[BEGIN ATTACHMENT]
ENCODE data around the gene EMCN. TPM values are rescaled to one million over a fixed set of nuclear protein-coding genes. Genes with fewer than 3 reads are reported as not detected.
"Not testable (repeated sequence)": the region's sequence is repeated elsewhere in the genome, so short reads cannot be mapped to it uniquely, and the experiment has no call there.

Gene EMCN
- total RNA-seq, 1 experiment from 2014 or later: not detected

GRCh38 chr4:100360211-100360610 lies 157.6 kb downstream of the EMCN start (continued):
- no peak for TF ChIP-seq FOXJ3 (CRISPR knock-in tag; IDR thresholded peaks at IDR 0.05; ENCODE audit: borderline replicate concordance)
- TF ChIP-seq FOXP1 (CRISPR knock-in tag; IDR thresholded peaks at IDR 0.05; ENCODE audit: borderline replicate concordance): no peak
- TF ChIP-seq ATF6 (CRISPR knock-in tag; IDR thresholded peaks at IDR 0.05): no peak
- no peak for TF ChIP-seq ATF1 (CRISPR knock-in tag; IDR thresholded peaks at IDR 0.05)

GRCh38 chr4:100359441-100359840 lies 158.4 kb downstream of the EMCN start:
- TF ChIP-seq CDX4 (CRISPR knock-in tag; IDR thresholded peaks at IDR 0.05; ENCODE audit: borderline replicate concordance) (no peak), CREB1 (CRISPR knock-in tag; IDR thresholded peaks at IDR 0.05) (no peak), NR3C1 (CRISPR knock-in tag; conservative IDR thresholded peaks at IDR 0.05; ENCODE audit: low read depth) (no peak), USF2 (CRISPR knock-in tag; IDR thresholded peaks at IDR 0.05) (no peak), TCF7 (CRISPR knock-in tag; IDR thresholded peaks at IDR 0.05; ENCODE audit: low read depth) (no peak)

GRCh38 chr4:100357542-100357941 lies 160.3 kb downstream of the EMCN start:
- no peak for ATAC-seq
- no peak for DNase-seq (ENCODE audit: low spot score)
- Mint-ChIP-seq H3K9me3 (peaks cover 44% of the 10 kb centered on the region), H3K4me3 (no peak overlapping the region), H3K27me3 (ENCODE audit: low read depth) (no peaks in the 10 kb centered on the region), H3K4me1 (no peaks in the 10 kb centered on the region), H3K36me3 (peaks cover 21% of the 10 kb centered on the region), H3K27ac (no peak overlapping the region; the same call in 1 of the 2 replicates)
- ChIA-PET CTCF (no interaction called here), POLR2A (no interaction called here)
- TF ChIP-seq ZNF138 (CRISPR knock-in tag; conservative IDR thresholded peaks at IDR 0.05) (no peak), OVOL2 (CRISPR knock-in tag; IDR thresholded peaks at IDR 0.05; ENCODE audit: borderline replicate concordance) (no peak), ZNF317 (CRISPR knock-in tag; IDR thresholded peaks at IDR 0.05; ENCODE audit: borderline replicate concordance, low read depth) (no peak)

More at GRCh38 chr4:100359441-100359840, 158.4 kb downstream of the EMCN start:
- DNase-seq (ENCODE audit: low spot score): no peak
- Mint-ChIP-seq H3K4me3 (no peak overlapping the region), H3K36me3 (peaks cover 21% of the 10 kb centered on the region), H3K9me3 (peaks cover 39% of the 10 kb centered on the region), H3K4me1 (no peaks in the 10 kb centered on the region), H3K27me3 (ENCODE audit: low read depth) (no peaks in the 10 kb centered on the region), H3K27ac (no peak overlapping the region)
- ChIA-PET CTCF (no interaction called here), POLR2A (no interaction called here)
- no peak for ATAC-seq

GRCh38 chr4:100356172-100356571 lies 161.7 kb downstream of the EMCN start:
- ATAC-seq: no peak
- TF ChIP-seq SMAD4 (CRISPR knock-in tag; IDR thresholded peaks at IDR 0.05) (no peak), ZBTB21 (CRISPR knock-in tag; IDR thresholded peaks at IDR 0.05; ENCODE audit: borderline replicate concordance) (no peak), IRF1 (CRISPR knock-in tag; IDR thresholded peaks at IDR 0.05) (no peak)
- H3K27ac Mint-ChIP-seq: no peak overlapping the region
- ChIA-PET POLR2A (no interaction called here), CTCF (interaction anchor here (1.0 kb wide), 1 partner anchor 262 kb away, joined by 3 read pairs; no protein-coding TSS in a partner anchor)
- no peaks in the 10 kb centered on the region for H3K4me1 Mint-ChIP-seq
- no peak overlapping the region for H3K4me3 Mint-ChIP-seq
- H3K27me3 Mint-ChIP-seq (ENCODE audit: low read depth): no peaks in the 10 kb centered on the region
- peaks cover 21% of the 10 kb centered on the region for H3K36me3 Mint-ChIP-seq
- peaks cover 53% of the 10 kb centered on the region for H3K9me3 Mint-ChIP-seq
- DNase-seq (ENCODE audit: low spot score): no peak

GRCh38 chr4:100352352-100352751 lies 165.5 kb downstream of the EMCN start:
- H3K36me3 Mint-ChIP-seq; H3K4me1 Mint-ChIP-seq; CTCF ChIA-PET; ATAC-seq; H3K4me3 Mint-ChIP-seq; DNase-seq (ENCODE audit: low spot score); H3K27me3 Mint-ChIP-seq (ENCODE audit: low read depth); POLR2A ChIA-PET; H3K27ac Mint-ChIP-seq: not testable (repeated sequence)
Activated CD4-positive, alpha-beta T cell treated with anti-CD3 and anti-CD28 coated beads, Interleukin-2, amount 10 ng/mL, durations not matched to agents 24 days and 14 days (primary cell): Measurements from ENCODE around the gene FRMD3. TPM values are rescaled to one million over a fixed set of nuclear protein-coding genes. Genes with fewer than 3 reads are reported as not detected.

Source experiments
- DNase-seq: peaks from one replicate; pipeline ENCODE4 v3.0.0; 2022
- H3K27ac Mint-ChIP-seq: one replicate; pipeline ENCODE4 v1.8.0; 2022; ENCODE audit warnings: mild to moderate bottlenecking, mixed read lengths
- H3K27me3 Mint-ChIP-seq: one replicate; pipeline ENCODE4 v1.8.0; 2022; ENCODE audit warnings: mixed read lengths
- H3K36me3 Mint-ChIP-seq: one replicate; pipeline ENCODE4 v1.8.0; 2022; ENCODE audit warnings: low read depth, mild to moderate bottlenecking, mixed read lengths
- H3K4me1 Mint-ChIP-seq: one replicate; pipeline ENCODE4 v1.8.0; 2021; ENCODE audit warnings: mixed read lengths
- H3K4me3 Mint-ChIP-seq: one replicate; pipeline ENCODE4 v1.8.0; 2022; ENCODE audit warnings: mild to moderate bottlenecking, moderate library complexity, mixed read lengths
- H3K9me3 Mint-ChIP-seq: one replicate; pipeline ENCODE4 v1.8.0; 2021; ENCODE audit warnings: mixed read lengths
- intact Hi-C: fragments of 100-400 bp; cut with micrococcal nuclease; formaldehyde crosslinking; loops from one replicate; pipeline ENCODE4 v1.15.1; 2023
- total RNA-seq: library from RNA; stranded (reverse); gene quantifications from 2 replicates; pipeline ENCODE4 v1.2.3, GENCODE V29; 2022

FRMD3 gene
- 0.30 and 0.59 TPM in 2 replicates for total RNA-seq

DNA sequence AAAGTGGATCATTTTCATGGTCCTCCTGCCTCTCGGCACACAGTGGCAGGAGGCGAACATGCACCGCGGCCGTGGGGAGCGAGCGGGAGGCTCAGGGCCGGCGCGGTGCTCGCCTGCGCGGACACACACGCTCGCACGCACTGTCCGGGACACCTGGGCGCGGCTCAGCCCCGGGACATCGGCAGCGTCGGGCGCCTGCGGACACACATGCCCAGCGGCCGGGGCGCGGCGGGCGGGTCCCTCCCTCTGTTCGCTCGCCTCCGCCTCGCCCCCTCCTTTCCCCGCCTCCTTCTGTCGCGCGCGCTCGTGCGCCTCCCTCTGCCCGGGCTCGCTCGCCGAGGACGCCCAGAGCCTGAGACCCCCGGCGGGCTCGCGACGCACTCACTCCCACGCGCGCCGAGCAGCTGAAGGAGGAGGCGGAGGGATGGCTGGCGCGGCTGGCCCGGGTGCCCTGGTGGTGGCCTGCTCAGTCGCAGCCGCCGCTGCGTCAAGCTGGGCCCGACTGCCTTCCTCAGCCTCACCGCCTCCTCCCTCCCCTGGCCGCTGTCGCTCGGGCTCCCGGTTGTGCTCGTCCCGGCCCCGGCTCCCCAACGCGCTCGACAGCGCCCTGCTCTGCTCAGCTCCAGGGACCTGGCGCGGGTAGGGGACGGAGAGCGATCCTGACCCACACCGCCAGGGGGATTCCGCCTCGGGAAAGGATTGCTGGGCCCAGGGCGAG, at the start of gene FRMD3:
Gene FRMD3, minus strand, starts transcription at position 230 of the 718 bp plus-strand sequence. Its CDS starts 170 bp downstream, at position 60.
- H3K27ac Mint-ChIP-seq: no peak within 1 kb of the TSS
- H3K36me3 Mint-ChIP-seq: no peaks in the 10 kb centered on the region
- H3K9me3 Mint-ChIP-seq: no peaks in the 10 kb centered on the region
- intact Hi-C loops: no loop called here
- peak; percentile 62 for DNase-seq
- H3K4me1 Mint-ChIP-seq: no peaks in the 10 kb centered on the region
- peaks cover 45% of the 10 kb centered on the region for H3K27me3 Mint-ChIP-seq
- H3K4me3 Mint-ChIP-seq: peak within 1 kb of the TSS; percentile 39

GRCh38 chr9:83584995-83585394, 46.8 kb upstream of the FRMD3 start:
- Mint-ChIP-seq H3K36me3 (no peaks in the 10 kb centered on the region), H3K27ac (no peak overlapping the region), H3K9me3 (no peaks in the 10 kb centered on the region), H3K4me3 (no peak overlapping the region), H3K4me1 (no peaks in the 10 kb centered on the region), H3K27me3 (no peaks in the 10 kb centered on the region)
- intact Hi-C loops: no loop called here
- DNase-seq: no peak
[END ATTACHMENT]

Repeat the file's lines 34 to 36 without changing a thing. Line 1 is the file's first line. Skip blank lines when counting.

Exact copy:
GRCh38 chr4:100352352-100352751 lies 165.5 kb downstream of the EMCN start:
- H3K36me3 Mint-ChIP-seq; H3K4me1 Mint-ChIP-seq; CTCF ChIA-PET; ATAC-seq; H3K4me3 Mint-ChIP-seq; DNase-seq (ENCODE audit: low spot score); H3K27me3 Mint-ChIP-seq (ENCODE audit: low read depth); POLR2A ChIA-PET; H3K27ac Mint-ChIP-seq: not testable (repeated sequence)
Activated CD4-positive, alpha-beta T cell treated with anti-CD3 and anti-CD28 coated beads, Interleukin-2, amount 10 ng/mL, durations not matched to agents 24 days and 14 days (primary cell): Measurements from ENCODE around the gene FRMD3. TPM values are rescaled to one million over a fixed set of nuclear protein-coding genes. Genes with fewer than 3 reads are reported as not detected.